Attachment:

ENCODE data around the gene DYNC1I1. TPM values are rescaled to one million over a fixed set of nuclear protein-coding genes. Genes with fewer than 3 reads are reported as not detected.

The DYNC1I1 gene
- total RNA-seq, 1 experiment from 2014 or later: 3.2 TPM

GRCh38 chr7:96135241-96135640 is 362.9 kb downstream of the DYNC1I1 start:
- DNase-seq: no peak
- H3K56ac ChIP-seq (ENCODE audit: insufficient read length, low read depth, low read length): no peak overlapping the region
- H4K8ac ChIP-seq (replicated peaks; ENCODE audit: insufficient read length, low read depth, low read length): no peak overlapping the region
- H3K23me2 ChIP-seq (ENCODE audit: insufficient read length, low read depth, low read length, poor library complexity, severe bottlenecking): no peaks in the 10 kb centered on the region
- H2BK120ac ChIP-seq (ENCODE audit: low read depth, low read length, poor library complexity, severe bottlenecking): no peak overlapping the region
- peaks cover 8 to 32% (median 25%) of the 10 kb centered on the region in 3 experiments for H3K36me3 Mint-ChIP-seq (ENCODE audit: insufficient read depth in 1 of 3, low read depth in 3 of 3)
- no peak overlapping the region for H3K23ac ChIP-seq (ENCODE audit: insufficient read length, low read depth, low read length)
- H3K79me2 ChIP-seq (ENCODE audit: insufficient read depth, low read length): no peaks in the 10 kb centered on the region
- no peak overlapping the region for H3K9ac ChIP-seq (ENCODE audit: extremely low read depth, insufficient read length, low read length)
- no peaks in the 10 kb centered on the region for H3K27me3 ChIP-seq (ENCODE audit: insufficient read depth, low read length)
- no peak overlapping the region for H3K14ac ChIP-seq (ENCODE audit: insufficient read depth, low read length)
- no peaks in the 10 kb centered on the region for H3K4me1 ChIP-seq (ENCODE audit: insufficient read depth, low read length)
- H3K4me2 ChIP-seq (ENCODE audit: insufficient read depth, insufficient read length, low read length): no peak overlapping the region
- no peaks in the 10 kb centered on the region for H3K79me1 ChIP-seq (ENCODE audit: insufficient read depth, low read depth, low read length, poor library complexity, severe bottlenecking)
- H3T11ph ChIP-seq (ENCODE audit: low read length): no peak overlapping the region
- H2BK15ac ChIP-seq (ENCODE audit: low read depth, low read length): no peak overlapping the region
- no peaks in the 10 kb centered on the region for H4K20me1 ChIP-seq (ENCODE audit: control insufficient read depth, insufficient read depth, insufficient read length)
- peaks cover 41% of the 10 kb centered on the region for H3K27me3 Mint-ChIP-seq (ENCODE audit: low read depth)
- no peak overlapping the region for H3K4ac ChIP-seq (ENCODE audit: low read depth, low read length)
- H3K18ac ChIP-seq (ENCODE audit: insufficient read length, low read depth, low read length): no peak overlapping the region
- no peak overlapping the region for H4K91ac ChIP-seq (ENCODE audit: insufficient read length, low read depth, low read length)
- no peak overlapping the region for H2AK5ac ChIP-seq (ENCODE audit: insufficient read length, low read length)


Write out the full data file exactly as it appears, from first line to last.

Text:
ENCODE data around the gene DYNC1I1. TPM values are rescaled to one million over a fixed set of nuclear protein-coding genes. Genes with fewer than 3 reads are reported as not detected.

The DYNC1I1 gene
- total RNA-seq, 1 experiment from 2014 or later: 3.2 TPM

GRCh38 chr7:96135241-96135640 is 362.9 kb downstream of the DYNC1I1 start:
- DNase-seq: no peak
- H3K56ac ChIP-seq (ENCODE audit: insufficient read length, low read depth, low read length): no peak overlapping the region
- H4K8ac ChIP-seq (replicated peaks; ENCODE audit: insufficient read length, low read depth, low read length): no peak overlapping the region
- H3K23me2 ChIP-seq (ENCODE audit: insufficient read length, low read depth, low read length, poor library complexity, severe bottlenecking): no peaks in the 10 kb centered on the region
- H2BK120ac ChIP-seq (ENCODE audit: low read depth, low read length, poor library complexity, severe bottlenecking): no peak overlapping the region
- peaks cover 8 to 32% (median 25%) of the 10 kb centered on the region in 3 experiments for H3K36me3 Mint-ChIP-seq (ENCODE audit: insufficient read depth in 1 of 3, low read depth in 3 of 3)
- no peak overlapping the region for H3K23ac ChIP-seq (ENCODE audit: insufficient read length, low read depth, low read length)
- H3K79me2 ChIP-seq (ENCODE audit: insufficient read depth, low read length): no peaks in the 10 kb centered on the region
- no peak overlapping the region for H3K9ac ChIP-seq (ENCODE audit: extremely low read depth, insufficient read length, low read length)
- no peaks in the 10 kb centered on the region for H3K27me3 ChIP-seq (ENCODE audit: insufficient read depth, low read length)
- no peak overlapping the region for H3K14ac ChIP-seq (ENCODE audit: insufficient read depth, low read length)
- no peaks in the 10 kb centered on the region for H3K4me1 ChIP-seq (ENCODE audit: insufficient read depth, low read length)
- H3K4me2 ChIP-seq (ENCODE audit: insufficient read depth, insufficient read length, low read length): no peak overlapping the region
- no peaks in the 10 kb centered on the region for H3K79me1 ChIP-seq (ENCODE audit: insufficient read depth, low read depth, low read length, poor library complexity, severe bottlenecking)
- H3T11ph ChIP-seq (ENCODE audit: low read length): no peak overlapping the region
- H2BK15ac ChIP-seq (ENCODE audit: low read depth, low read length): no peak overlapping the region
- no peaks in the 10 kb centered on the region for H4K20me1 ChIP-seq (ENCODE audit: control insufficient read depth, insufficient read depth, insufficient read length)
- peaks cover 41% of the 10 kb centered on the region for H3K27me3 Mint-ChIP-seq (ENCODE audit: low read depth)
- no peak overlapping the region for H3K4ac ChIP-seq (ENCODE audit: low read depth, low read length)
- H3K18ac ChIP-seq (ENCODE audit: insufficient read length, low read depth, low read length): no peak overlapping the region
- no peak overlapping the region for H4K91ac ChIP-seq (ENCODE audit: insufficient read length, low read depth, low read length)
- no peak overlapping the region for H2AK5ac ChIP-seq (ENCODE audit: insufficient read length, low read length)